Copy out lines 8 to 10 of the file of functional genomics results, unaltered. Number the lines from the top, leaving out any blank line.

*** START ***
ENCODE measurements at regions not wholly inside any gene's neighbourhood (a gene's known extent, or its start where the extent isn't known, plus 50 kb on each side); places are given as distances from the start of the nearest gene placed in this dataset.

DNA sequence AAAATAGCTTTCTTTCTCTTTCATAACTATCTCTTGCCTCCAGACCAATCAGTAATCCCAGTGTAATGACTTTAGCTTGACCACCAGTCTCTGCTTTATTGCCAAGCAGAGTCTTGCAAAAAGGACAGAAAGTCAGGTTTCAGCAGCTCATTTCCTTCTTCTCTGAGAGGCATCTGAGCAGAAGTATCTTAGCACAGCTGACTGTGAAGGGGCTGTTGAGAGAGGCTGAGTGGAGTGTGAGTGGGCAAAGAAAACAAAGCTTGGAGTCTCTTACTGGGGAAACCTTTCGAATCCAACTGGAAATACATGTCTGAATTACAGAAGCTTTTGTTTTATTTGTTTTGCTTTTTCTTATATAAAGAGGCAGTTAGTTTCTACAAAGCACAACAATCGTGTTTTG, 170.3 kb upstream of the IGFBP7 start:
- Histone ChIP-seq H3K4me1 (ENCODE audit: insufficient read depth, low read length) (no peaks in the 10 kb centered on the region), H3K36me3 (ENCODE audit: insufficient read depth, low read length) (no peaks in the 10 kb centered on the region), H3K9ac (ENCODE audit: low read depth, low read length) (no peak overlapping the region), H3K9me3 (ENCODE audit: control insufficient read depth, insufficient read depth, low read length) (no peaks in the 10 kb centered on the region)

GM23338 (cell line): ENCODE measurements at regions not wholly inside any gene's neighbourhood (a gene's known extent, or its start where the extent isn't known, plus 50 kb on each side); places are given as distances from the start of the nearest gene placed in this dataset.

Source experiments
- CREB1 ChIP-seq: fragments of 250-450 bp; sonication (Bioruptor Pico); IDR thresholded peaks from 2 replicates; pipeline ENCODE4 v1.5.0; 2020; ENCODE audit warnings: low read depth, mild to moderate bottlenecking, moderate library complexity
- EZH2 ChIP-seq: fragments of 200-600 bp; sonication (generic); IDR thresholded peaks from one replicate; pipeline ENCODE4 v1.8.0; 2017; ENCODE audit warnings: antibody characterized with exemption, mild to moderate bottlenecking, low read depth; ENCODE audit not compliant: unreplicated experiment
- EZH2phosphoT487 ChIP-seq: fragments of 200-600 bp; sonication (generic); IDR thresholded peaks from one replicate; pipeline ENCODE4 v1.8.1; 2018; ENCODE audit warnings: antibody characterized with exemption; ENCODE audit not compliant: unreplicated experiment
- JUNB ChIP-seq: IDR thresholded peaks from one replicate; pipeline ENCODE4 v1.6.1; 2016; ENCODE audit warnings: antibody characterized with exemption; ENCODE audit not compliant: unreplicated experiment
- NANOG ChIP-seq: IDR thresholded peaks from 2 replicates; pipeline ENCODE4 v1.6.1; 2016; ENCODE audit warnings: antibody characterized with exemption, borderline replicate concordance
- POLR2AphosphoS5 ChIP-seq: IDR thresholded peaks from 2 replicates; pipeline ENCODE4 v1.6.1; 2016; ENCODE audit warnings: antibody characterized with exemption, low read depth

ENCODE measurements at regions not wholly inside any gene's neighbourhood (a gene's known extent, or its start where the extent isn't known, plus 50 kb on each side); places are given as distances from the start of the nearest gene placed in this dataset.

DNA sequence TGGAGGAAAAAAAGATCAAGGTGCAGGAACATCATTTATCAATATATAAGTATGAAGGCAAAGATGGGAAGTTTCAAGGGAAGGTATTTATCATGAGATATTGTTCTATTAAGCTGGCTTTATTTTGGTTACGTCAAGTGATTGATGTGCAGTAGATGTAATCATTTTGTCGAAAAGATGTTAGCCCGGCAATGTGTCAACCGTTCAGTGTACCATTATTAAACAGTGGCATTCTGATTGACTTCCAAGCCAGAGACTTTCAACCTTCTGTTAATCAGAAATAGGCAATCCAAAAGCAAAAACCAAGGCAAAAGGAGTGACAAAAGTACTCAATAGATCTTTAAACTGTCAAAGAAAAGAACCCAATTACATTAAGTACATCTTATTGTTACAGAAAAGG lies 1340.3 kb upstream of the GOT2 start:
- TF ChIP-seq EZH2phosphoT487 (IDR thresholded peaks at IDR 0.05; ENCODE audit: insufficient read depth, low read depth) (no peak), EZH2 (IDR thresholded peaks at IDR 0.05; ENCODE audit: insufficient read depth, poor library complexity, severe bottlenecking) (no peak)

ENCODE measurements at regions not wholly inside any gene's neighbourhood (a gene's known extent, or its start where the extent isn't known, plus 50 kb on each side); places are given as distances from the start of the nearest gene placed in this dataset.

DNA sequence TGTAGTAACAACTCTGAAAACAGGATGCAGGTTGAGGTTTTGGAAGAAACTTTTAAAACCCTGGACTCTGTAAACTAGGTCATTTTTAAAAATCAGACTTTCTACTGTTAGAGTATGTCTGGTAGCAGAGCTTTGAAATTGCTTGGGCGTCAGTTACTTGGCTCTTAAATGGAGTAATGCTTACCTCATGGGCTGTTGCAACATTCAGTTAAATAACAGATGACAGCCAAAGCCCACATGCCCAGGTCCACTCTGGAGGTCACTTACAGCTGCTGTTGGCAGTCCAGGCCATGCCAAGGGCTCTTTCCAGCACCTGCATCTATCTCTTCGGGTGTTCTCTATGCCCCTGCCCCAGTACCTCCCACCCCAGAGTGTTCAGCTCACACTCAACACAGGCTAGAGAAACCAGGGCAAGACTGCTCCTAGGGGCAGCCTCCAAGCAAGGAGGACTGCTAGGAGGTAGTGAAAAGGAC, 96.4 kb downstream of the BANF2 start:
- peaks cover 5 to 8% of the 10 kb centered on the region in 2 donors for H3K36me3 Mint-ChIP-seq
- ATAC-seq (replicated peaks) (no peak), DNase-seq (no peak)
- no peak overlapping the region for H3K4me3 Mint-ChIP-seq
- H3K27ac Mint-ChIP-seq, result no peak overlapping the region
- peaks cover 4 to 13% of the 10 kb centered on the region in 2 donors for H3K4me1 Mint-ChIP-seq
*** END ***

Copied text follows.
- EZH2phosphoT487 ChIP-seq: fragments of 200-600 bp; sonication (generic); IDR thresholded peaks from one replicate; pipeline ENCODE4 v1.8.1; 2018; ENCODE audit warnings: antibody characterized with exemption; ENCODE audit not compliant: unreplicated experiment
- JUNB ChIP-seq: IDR thresholded peaks from one replicate; pipeline ENCODE4 v1.6.1; 2016; ENCODE audit warnings: antibody characterized with exemption; ENCODE audit not compliant: unreplicated experiment
- NANOG ChIP-seq: IDR thresholded peaks from 2 replicates; pipeline ENCODE4 v1.6.1; 2016; ENCODE audit warnings: antibody characterized with exemption, borderline replicate concordance